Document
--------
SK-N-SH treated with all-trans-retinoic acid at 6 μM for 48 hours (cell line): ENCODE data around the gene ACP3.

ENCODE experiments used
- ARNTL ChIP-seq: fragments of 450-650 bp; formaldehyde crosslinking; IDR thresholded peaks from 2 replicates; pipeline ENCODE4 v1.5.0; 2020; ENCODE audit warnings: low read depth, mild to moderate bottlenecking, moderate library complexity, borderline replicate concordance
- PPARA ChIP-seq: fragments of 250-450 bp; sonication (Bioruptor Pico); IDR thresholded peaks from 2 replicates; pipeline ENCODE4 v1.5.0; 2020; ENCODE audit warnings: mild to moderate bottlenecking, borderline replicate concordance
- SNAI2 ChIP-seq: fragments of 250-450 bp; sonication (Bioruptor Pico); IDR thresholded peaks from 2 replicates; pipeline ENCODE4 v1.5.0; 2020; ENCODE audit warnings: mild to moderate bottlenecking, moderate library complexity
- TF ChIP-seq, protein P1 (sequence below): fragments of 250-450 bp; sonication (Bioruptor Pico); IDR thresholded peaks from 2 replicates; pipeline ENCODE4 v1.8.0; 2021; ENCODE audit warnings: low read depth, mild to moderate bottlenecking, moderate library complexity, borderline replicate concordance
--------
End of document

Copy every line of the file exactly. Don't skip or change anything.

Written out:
SK-N-SH treated with all-trans-retinoic acid at 6 μM for 48 hours (cell line): ENCODE data around the gene ACP3.

ENCODE experiments used
- ARNTL ChIP-seq: fragments of 450-650 bp; formaldehyde crosslinking; IDR thresholded peaks from 2 replicates; pipeline ENCODE4 v1.5.0; 2020; ENCODE audit warnings: low read depth, mild to moderate bottlenecking, moderate library complexity, borderline replicate concordance
- PPARA ChIP-seq: fragments of 250-450 bp; sonication (Bioruptor Pico); IDR thresholded peaks from 2 replicates; pipeline ENCODE4 v1.5.0; 2020; ENCODE audit warnings: mild to moderate bottlenecking, borderline replicate concordance
- SNAI2 ChIP-seq: fragments of 250-450 bp; sonication (Bioruptor Pico); IDR thresholded peaks from 2 replicates; pipeline ENCODE4 v1.5.0; 2020; ENCODE audit warnings: mild to moderate bottlenecking, moderate library complexity
- TF ChIP-seq, protein P1 (sequence below): fragments of 250-450 bp; sonication (Bioruptor Pico); IDR thresholded peaks from 2 replicates; pipeline ENCODE4 v1.8.0; 2021; ENCODE audit warnings: low read depth, mild to moderate bottlenecking, moderate library complexity, borderline replicate concordance